MIT Awaits Settlement on New Building for Alpha Chi OmegaBy Daniel C. Stevenson
Associate News Editor
Members of the MIT chapter of Alpha Chi Omega sorority will move into their own house at 478 Commonwealth Ave. next fall if a zoning variance and a lodging license are approved.
Though the move is still subject to approval by a licensing board, MIT has signed a purchase agreement, according to Director of Special Services Stephen D. Immerman.
AXO President Diane E. Hodges '95 said the house is beautiful. "One great thing is that it gives us the best of both worlds," Hodges said. Since the house only holds 25 people, Hodges foresees it housing only juniors and seniors in the long run. Currently AXO has 86 members.
The sorority also considered an option of living in Building W2 next to McCormick Hall, the current Religious Counselors' offices and Panhellenic building, Hodges said. "We had been considering W2 for a while," Hodges said, but that site lacked a kitchen and "other facilities that we really looked forward to."
AXO, which is MIT's second oldest sorority, is the second MIT sorority to have its own house. In 1991 Alpha Phi moved into a house across the street from the new AXO site.
Alpha Phi has 94 members, 60 of which live in the house, said Alpha Phi member Christi M. Hebert '94. "It is really strange to move," said Hebert, who was house manager during Alpha Phi's first year off campus. Living in the dormitories is "not the same thing as being part of a community that's a cooperative living group," she said.
"I'm really excited about having an opportunity to live off campus in our house. It's absolutely gorgeous," said AXO member Kelly M. Hetherington '97. "I think that we're all going to have to make a few sacrifices in moving into the house, [but] I think it will be worth it to live with all of our sisters."
Although MIT has agreed on a price and signed the sale agreement, "we said we do not want to close on this property until we get through the process of getting a zoning variance for its use [as a sorority house] and getting it licensed as a lodging house," Immerman said.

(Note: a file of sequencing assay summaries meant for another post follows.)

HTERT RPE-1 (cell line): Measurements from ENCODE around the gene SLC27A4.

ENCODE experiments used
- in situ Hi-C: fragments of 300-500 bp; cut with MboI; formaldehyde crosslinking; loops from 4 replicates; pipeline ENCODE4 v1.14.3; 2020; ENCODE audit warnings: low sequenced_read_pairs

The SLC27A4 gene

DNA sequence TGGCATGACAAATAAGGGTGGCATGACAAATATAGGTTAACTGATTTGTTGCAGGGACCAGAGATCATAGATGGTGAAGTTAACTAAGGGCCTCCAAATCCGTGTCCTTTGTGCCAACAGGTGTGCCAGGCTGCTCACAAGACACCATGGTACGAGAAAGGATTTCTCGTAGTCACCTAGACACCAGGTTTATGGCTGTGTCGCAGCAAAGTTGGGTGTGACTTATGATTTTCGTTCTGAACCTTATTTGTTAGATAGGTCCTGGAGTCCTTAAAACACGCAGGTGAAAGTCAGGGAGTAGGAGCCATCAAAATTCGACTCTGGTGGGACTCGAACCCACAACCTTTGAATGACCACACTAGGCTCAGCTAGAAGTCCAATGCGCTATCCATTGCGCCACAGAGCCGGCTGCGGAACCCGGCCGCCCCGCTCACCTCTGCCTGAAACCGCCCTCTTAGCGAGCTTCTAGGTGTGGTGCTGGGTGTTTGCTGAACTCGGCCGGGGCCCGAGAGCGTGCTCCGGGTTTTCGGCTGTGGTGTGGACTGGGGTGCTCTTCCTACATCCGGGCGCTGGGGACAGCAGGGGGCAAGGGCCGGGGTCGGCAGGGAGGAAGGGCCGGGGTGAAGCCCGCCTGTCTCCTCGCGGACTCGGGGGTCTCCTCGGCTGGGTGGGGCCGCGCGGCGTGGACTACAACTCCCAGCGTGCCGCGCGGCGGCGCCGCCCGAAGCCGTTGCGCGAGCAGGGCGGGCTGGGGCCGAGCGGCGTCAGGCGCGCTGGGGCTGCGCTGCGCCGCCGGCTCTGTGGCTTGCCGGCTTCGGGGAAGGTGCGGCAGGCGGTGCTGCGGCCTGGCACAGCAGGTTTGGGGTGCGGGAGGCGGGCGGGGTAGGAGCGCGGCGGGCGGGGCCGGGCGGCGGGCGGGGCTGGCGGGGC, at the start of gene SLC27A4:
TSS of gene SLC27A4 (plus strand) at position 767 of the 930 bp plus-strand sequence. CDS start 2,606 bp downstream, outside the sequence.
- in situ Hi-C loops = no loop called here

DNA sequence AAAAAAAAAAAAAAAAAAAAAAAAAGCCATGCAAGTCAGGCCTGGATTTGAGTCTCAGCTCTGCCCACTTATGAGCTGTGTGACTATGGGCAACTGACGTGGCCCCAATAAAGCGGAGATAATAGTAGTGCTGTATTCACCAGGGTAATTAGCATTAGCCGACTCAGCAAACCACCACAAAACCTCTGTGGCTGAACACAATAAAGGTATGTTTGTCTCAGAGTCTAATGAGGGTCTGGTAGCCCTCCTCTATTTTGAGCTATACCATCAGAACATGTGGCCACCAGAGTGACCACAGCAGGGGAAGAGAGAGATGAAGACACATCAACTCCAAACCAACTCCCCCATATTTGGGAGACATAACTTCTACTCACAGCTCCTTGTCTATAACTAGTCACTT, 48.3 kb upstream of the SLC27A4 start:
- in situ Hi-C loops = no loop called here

The site for the proposed house is in a "conditional use zone" west of Charlesgate on Commonwealth Avenue, Immerman said. This means that the use of the building for sorority housing would have to be "allowed by special permit of the Zoning Board of Appeals of the City of Boston," Immerman said.
Also, a "community hearing process" will be held with residents of the building area, said Neal H. Dorow, assistant dean and adviser to fraternities, sororities, and independent living groups.
MIT will then "fashion a lease for the sorority," Immerman said. The lease will be a "very, very long term ground lease" that grants AXO "more or less the right to ownership."
An architect is creating the drawings that will be submitted to the zoning board. MIT will hire a general contractor to perform the necessary renovations after the zoning is approved, Immerman said.
"It is our hope that we would be able to achieve a move-in for fall semester," Immerman said. However, "there are very many variables between now and then."
Location, renovations considered
Several criteria went into the selection of the house, Immerman said. "The first issue is zoning," he said, because available property in most of the Back Bay area cannot be used for fraternity or sorority housing.
MIT looked for a location reasonably near the main campus and also adjacent to "services and things that are going to support the needs of student life," Immerman said. The house is near the Kenmore Square area.
"One of the best things about it is that it's in a nice, safe neighborhood, and that there's a T-stop nearby," Hetherington said.
The building is currently zoned as both residential and business, Immerman said. Changing the zoning to residential is an asset for the surrounding community and would make the sorority housing more amenable, Immerman said.
The cost of renovating the building must also be considered, Immerman said. "Independent residences have to support the cost of renovation for houses," he said. "There's a certain point at which you can't afford to do it."
The amount of renovation will not be large because "fortunately in this particular case it is a truly beautiful building," Immerman said. "Having been in single-family use, it was maintained very well."